History of the ESD Affiliate Council
On Friday, September 16, 1921 at the Auditorium, Board of Commerce
Building, a meeting was held for the purpose of organizing The
Affiliated Technical Society of Detroit (later to be called The
Associated Technical Societies). The chairman of the newly
formed group was DES member Arthur A. Meyer. Originally,
the Detroit Engineering Society was invited to manage the fledgling
group; instead DES preferred to be one of the original fourteen
members and one of the group’s main constituents. ATS
was organized to promote cooperation between all local sections
or societies. During the 1920’s and 1930’s the
group held meetings and joint programs at the DES headquarters
on West Alexandrine in Detroit. The Detroit Engineering Society
also supported ATS by producing a monthly publication, “ATS
Review”. The Depression years seriously affected the
performance of ATS. Through past president David Segal, the
Associated Technical Societies became enthused with the possibilities
of a proposed “United Engineering Society.” They
agreed to dissolve, if an organization were established to perform
In 1934 the Detroit Engineering Society (formerly the Detroit
Association of Graduate Engineers of the University of Michigan)
was almost 40 years old and faced with bankruptcy. The depression
years, which brought about a rapid decrease in engineering employment,
drastically reduced the Societies membership by 75 percent. Finances
were critical and the Society faced bankruptcy.
DES president, Harold S. Ellington, launched a program to save
the Society. The Board of Directors sent out 600 letters
to present and former DES members stating the problem and asking
for suggestions or financial assistance. This appeal produced
results in the form of $50,000 from the Rackham Foundation, a sum
sufficient to meet the Society’s most pressing obligations.
At meetings during 1934, 1935 and 1936 the Societies Directors,
aided by Dr. Bryson Horton (brother of Mary Rackham), Alex Dow,
Dr. Charles F. Kettering and others concluded the most effective
engineering organization would be one that accomplished two missions. To
combine the DES objective to advance the interests of engineering,
architecture, and allied professions and to benefit the Detroit
metropolitan area through dissemination and application of engineering
and scientific knowledge. The idea of the DES is to give
all engineers a meeting place where they might exchange engineering
ideas and to bring into the group the younger men in the profession
so that they may have contact with more mature minds. A second
objective to secure support of all local sections of the National
Engineering Societies, provide facilities and services to enable
the local sections to function more effectively.
Early in 1936 a grant of $500,000 was received from the Rackham
Fund, part of which was to be used for an engineering society headquarters
building. The old Detroit Engineering Society and the Associated
Technical Societies were dissolved and a new organization was born. The
Engineering Society of Detroit was incorporated on April 15, 1936. The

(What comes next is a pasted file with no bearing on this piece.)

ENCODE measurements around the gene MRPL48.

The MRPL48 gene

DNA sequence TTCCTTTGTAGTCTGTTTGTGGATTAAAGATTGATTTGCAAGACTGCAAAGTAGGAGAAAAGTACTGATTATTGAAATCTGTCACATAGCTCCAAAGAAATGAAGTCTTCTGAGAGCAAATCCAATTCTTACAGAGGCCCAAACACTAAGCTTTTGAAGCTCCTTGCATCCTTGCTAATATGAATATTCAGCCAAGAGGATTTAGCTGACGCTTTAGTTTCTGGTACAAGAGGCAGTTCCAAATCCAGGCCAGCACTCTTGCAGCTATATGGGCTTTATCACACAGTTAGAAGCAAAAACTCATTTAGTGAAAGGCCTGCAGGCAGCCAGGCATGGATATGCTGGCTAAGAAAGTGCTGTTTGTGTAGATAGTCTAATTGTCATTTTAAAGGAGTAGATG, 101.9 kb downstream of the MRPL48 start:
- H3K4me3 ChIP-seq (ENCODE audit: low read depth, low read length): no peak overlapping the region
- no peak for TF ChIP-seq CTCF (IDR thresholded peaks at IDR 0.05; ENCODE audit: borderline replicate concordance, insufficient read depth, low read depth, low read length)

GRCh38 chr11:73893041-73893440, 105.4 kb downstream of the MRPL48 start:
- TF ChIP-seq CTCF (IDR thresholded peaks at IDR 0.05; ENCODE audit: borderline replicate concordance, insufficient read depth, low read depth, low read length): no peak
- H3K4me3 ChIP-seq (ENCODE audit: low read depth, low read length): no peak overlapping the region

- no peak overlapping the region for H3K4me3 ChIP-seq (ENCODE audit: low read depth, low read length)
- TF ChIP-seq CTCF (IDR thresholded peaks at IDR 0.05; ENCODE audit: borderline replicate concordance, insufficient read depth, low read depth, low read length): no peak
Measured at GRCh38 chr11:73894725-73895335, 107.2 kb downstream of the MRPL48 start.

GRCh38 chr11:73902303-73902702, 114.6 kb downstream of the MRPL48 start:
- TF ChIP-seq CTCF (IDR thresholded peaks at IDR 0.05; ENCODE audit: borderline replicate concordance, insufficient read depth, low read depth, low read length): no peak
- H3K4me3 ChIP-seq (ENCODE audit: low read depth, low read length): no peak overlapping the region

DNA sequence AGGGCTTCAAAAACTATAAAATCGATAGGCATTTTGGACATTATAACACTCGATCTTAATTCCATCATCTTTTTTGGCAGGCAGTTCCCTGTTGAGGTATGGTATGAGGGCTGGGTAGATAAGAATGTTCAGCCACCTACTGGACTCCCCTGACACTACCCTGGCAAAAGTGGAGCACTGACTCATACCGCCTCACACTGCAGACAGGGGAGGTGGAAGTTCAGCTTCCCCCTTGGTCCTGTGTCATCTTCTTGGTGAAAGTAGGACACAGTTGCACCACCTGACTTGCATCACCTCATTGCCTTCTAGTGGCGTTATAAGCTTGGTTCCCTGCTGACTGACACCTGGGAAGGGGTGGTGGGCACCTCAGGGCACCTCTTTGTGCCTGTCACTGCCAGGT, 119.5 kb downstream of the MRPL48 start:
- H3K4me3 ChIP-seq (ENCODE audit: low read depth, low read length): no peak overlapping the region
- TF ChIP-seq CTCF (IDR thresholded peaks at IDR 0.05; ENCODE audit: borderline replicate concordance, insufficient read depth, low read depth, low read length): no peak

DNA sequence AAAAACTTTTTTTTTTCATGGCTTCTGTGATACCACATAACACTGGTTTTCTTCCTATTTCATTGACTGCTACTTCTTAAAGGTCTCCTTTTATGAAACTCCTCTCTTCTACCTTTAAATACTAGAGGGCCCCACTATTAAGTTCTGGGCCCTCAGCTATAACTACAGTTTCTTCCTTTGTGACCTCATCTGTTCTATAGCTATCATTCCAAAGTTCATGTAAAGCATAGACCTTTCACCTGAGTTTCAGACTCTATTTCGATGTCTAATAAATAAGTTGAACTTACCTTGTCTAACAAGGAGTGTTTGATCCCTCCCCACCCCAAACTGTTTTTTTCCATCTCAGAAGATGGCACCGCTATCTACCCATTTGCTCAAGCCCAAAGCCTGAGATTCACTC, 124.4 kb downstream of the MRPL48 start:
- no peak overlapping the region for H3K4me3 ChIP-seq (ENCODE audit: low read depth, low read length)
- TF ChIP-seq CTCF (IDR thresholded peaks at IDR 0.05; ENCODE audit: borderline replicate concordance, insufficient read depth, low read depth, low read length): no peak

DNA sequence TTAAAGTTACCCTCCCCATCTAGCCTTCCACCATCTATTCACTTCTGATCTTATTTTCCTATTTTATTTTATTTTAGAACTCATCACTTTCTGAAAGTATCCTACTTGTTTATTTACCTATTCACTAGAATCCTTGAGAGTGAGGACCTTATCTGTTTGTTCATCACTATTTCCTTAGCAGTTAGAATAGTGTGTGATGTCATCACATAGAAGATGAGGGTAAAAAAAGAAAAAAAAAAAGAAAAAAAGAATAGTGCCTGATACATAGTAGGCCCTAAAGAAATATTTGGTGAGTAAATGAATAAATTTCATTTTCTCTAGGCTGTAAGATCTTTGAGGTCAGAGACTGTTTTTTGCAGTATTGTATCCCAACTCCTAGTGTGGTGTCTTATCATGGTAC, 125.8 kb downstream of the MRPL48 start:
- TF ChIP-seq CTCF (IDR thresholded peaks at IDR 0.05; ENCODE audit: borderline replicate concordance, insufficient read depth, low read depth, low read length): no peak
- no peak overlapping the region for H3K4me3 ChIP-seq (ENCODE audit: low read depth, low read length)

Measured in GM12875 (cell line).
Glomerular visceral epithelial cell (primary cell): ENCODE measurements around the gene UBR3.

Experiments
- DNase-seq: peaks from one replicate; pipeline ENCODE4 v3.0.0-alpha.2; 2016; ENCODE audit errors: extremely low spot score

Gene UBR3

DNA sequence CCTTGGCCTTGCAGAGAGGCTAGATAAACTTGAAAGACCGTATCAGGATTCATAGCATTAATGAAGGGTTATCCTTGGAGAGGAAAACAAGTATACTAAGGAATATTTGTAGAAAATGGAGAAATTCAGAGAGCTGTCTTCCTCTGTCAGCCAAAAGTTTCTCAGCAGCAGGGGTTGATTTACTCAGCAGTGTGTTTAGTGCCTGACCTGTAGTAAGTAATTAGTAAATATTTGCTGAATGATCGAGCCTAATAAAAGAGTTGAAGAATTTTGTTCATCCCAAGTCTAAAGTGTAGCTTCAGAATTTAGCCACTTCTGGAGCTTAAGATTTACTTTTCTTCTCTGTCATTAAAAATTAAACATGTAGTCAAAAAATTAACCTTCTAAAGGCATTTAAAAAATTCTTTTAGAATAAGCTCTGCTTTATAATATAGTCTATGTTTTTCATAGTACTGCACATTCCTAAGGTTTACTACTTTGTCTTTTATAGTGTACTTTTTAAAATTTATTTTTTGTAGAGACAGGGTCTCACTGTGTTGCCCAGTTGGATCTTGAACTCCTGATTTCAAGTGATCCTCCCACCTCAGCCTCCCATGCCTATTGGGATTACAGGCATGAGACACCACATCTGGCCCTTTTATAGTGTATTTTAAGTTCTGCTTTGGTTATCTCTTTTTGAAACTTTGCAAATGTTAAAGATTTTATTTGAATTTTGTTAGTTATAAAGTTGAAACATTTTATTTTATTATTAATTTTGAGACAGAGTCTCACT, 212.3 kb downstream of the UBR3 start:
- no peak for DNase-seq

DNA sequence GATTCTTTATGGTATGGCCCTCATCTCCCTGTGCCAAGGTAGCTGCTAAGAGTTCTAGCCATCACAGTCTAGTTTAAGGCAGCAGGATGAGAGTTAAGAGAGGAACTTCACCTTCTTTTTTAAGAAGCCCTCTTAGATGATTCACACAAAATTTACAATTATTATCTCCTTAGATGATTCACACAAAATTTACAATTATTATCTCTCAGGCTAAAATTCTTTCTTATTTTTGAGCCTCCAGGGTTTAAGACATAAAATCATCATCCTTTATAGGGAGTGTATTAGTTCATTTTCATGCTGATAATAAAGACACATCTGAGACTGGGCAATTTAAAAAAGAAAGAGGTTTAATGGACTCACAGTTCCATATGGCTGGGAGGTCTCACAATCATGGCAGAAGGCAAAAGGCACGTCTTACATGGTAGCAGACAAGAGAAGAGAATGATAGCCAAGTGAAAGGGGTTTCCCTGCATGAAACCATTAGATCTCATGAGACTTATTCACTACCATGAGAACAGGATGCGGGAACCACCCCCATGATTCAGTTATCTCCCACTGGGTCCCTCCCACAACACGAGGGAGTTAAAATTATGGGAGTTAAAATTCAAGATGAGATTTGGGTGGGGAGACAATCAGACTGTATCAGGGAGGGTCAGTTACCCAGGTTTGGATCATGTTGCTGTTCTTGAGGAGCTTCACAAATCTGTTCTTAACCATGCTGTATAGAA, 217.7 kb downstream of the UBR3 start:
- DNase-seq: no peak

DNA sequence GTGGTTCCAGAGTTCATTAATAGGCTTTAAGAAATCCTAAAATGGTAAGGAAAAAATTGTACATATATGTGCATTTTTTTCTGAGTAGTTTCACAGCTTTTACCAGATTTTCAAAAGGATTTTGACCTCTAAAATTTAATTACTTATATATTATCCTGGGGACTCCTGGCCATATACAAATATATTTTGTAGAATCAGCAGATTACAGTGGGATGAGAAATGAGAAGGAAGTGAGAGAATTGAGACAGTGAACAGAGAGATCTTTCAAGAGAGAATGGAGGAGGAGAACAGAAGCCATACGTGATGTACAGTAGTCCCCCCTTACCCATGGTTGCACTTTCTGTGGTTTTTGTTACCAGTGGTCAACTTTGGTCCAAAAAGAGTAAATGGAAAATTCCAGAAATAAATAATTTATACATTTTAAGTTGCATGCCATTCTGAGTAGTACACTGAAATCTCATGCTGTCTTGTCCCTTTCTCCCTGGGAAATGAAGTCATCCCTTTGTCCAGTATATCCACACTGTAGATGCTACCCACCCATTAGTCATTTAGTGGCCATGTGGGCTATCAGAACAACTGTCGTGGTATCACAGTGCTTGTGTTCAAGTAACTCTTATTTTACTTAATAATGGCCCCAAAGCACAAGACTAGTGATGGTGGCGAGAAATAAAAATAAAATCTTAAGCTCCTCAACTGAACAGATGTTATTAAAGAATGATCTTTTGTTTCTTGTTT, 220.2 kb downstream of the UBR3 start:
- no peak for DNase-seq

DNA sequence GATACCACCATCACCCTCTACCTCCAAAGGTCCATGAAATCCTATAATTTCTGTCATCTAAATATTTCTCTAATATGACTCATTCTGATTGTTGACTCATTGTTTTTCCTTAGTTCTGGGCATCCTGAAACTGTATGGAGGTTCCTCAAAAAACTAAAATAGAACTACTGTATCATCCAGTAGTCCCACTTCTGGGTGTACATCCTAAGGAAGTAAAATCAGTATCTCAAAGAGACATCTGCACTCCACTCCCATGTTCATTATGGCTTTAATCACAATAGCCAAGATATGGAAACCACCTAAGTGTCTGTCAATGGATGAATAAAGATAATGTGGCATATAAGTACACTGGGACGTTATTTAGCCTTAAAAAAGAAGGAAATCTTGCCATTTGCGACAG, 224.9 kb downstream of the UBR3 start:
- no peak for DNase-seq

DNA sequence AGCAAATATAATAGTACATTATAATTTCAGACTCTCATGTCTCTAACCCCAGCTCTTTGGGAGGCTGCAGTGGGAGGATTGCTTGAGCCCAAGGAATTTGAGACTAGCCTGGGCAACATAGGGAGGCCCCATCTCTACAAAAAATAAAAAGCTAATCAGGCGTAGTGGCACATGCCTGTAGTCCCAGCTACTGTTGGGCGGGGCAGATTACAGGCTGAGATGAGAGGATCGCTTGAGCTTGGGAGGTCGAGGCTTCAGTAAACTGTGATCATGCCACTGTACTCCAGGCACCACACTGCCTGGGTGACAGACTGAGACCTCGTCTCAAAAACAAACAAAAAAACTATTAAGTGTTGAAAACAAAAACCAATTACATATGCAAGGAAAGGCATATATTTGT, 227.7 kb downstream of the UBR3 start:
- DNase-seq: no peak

Affiliate Council of The Engineering Society of Detroit was established
to aid the new Society in its promotion of cooperation between
all local sections or societies and to assist ESD in the development
of joint programs.
Affiliate Council Mission Statement
- To encourage cross-society cooperation and communication among
of the Affiliate Societies by conducting activities that fulfills
- To promote peer recognition of noteworthy members of the Affiliate
through the Annual Gold Award and the Individual Society Award
- To enhance and broaden the knowledge of Engineering and the
multi-faceted and varied disciplines through involvement of the
in educational activities and student programs.
- To provide a mechanism for the Affiliated Societies to plan
joint meetings, and
obtain access to seminars and programs for professional or personal
- To be the primary conduit for the Affiliated Societies interaction
with The Engineering
Society of Detroit and to ensure that members of the Societies
are provided with
benefits and opportunities in the ESD.
The idea to present an annual award to an outstanding engineer
is believed to have been initiated in 1971 with the first Gold
Award presented to Walker Cisler, Chairman of the Board, Detroit
Edison Company, during National Engineers Week in 1972. The
award has been presented, with one exception, every year since.
The Gold Award banquet was expanded in 1975 to include awards
presented by member societies. That year, the Michigan Society
of Professional Engineers and the Society of Manufacturing Engineers
gave awards. The Affiliate Council initiated its ‘Certificate
of Appreciation’ with four awardees. The program was further
expanded the following year with seven societies presenting awards.
Since then, as many as fifteen or more societies have presented
awards at the banquet. This has made it possible to recognize people
for outstanding achievement in the presence of their peers and
to greatly expand attendance.
The Affiliate Council has continually strived to provide additional
services and programs to member societies. There have been networking
meetings, speakers, training programs for new officers, and twice
we have had government days. The purpose of the latter was to invite
state legislators to discuss issues of interest to our members.
The Affiliate Council’s ‘Distinguished Service Award’ was
established in 1996 in honor of Ann O. Fletcher, who at that time
was an ESD member for 42 years. She has held many elected and appointed
positions culminating in membership on the ESD Board of Directors
and serving as chair of the ESD Affiliate Council. Since 1997,
the award has been given to both active and past members of the
ESD Affiliate Council for distinguished and exemplary service.
Ms. Fletcher passed away in September 2010 at the age of 98.